“Chkhaveri, Khvanchkara- Racha… JOSEP STALIN…” Thundered Lado wildly gesticulating to the still green unripe fruits of his grapevines. Puzzled by his sudden fervour, my friend joined him meekly trying to humour. "Yes, we like Stalin's wine… we are communists..." Now it was Lado's turn to be bewildered. "Communists...?" ‘How come!’… He seems to wonder.
Lado took us to his cellar and started the customary wine tasting all earnest. He made us savour a dozen or so varieties of white, red, dry, semi-sweet wines of varying ages, each one accompanied by a high pitched spiel in Georgian. What followed was a feast of roast chicken, salads and a variety of local Khachapuri. Lado’s family sat with us and tried to engage us in conversation. Language was never a barrier. At times he sought help from his daughter on his mobile to act as a translator. Happy to make friends with a nice man and family from this foreign land, we left promising to return in a week's time.
Lado Shavishvili's farm is on the little Caucuses 50 km east of Batumi. It is by a small stream, a tributary of Coruh river that originates from mountains in Turkey and enter Black Sea south of Batumi. Turkish border is a few kilometers south. Life seems to go on in sedate pace at these lands which can claim to be the cradle of modern civilization. We caught Lado by surprise. He was having lunch at his yard with his family when I intruded unannounced. He looked embarrassed in his bare back. A spirited man, soon he made us welcome though we did not have a common language to communicate. He gave instructions to his wife and daughter in law to prepare us lunch and promptly took us for a tour of his farm.
Josep Stalin was born in Gori, some 250 km east of Lado's farm. I had been to Gori last time Georgia and had placed a rose at Stalin memorial. A colossus of modern times, Stalin is the native son who won the war and gave Georgia its new identity. Men seem to favour him here. Those from the west may say, ‘so was Genghis Khan in Mongolia or Timur for Uzbeks’. Then, we need not always observe colours through prism held up from the west. ‘Chkhaveri and Khvanchkara are the wines Stalin favoured’, says Lado. Or that is what we could make out. It is a fact that Stalin took pride in his native wines and had served the choicest at the legendary Yalta conference.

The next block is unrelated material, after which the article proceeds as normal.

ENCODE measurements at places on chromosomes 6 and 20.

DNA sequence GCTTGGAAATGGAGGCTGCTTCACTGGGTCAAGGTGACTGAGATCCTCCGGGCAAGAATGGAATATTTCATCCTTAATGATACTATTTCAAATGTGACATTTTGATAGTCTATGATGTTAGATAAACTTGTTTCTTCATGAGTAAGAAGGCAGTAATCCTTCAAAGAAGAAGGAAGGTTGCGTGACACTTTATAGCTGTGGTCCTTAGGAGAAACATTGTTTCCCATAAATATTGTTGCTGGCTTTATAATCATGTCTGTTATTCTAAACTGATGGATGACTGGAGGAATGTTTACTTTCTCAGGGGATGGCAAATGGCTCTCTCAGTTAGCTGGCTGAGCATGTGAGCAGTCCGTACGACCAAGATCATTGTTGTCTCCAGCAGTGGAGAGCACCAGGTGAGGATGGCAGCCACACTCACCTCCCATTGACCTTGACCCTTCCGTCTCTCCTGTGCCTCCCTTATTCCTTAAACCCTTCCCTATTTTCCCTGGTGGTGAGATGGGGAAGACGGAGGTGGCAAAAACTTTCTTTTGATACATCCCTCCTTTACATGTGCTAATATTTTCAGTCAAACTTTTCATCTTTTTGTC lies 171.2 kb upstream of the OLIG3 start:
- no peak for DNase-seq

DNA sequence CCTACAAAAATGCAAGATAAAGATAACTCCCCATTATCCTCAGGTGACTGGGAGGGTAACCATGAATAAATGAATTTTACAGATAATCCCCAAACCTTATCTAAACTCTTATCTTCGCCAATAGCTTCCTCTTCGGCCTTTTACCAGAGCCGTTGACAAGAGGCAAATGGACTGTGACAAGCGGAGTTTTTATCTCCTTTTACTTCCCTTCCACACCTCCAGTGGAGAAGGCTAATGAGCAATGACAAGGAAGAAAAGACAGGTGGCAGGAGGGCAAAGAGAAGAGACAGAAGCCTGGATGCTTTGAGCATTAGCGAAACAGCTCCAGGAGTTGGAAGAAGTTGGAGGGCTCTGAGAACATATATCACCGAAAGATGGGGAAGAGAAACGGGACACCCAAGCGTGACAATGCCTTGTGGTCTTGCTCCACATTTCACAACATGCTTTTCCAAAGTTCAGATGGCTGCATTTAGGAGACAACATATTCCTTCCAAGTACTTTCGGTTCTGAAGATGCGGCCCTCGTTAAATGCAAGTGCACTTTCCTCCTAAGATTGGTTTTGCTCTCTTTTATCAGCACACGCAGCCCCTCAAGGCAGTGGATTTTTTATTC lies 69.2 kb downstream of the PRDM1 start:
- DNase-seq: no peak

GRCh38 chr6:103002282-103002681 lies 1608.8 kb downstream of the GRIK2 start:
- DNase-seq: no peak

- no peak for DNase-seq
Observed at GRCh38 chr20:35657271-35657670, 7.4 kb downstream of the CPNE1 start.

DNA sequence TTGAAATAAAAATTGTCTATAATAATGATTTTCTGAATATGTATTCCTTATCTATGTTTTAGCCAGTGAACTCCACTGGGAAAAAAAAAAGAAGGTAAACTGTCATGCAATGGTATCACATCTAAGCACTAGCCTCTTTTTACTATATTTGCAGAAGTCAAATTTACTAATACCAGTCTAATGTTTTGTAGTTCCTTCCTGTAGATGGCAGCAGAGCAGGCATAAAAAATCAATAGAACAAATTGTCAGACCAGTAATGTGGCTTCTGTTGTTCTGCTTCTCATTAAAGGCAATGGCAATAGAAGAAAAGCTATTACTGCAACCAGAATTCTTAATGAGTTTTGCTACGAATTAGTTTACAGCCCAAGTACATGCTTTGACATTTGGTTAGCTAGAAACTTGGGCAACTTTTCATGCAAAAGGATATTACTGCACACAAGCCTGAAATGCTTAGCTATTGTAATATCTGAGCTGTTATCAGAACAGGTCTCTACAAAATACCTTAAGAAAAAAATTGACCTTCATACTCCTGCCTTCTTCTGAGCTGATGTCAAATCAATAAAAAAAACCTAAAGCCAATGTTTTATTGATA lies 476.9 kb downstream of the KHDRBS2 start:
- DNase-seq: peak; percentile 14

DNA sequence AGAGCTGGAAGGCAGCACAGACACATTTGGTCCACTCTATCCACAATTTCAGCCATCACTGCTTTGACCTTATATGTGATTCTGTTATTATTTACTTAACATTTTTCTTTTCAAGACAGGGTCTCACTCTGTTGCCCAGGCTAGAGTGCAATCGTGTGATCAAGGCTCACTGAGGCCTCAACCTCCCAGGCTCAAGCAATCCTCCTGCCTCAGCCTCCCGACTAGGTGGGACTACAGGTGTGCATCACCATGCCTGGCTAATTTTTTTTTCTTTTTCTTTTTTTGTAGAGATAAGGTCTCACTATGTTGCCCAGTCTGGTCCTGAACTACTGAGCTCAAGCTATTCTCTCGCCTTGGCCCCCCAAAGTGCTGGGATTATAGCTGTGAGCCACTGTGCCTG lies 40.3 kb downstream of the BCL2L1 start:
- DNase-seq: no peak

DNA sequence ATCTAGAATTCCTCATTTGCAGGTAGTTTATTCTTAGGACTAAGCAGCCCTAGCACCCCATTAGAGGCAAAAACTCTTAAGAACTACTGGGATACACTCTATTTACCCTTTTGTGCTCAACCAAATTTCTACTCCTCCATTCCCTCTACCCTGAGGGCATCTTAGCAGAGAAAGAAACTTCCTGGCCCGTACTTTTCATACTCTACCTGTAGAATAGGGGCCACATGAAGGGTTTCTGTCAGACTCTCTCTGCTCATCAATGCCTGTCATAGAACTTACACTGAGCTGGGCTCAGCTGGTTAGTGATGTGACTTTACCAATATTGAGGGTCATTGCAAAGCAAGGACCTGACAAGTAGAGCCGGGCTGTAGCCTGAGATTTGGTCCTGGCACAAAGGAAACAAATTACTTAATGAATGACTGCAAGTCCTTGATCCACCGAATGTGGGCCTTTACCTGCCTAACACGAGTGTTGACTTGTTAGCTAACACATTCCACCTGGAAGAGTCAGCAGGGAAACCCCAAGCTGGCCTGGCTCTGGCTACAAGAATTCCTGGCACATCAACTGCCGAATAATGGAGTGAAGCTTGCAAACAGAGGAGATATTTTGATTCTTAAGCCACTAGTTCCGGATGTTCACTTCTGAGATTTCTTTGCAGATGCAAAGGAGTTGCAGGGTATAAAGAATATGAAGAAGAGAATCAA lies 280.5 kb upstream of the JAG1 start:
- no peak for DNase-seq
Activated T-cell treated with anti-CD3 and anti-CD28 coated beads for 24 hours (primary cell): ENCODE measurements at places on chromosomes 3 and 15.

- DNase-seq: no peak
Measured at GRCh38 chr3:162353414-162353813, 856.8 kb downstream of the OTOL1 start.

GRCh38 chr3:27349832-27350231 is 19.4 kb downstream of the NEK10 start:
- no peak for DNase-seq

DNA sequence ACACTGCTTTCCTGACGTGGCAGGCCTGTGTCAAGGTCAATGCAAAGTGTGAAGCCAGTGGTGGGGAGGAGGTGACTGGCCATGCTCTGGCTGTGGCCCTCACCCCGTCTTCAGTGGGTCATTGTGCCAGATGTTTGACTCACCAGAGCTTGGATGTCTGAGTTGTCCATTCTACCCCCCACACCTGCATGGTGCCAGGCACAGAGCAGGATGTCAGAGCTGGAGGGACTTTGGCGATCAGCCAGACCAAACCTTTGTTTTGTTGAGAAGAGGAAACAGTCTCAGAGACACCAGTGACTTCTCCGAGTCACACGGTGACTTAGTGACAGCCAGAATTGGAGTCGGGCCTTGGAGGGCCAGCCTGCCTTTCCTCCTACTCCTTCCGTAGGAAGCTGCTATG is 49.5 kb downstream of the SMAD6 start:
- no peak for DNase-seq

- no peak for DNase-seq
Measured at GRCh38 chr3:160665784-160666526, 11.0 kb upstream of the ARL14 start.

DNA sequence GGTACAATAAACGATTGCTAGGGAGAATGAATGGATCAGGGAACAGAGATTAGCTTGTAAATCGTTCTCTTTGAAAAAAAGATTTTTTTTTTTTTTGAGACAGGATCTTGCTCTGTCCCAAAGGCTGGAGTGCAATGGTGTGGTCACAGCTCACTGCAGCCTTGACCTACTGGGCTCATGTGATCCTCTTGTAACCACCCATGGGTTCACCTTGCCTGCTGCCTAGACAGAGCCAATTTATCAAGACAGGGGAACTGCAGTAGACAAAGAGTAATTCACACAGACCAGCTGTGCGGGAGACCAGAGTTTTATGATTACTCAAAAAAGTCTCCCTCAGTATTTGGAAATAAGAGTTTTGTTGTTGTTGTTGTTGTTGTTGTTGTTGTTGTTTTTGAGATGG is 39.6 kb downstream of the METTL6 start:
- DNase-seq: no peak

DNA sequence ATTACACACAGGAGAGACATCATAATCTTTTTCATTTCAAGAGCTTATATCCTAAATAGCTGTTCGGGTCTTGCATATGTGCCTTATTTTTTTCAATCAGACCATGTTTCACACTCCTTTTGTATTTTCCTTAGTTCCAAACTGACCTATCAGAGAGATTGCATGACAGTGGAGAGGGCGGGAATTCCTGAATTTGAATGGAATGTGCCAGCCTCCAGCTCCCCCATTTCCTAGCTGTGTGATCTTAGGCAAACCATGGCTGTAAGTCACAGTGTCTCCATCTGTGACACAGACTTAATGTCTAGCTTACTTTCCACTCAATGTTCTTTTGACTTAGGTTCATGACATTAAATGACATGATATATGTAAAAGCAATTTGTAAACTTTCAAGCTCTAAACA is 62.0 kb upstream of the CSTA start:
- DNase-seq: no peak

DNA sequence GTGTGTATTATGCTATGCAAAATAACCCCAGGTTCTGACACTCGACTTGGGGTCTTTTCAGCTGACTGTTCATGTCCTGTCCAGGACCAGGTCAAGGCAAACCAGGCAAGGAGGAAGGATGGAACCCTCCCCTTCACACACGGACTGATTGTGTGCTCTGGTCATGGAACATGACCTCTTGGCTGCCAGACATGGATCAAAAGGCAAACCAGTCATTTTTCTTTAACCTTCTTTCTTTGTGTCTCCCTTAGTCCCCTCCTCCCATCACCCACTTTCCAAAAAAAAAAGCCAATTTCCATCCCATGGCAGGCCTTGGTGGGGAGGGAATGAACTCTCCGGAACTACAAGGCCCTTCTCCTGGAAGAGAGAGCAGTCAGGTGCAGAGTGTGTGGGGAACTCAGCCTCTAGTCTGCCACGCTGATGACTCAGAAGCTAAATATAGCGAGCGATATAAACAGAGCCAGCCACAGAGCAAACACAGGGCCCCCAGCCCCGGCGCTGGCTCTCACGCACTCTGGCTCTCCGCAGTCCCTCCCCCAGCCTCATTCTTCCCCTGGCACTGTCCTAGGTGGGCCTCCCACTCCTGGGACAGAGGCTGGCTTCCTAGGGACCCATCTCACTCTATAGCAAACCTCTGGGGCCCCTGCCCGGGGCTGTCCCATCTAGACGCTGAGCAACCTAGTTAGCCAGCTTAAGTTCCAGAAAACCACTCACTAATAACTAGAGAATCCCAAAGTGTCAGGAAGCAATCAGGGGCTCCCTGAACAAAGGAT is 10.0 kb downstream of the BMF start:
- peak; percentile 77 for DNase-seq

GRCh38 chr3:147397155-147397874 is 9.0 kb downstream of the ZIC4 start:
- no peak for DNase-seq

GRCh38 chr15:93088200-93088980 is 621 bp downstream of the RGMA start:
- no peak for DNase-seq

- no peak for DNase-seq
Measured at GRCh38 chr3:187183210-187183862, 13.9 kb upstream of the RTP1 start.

Chkhaveri and Khvanchkara wine Chkhaveri, dark pink-skinned grape when ripe, is one of the most ancient grape variety of Georgia. Winemaking in Georgia dates back 8000 years. Grown in south western provinces along the valleys of lesser Caucasus near Black Sea coast, late ripening Chkhaveri with its high acidity, is a versatile grape that produces a wide variety of wines that are dry or semi-sweet, still or sparkling and can be rosé, white, amber or red. Khvanchkara was one of the most popular wines in the Soviet times. True Khvanchkara wine is a blend of two indigenous Georgian red grapes sourced only from the AOC of Khvanchkara located in the Racha district on greater Caucasus Mountains of the north. The naturally semi-sweet wine from this tiny remote region has a cult status and was sold at a premium. Relaxed regulation of post-soviet times resulted in a number of imitations eroding trust on authentic Khvanchkara. Khvanchkara now is gradually regaining favour amoung wine aficionados, thanks to the ardent efforts by government since the Rose revolution.
We had flown directly to Batumi with ‘Fly Dubai’ which flies in direct from Dubai every alternate day. The idea was to spend a few days going around this black sea retreat and drive to Mestia, 250 km north on the greater Caucasus on Russian border. My friend and Family had joined us from Qatar. Our last time around here was in a December. The high Road to Mestia from Zugdidi was under a thick carpet of snow then and we had move back after going half way. Now in the July heat, it is a five to seven hour drive from Batumi to Mestia. True to our wont, we rented the smallest and cheapest Mitsubishi sedan from SixT car rental, Batumi. Car was dropped to our hotel. We lost no time to set out to the snow-capped mountains.
Birth of a nation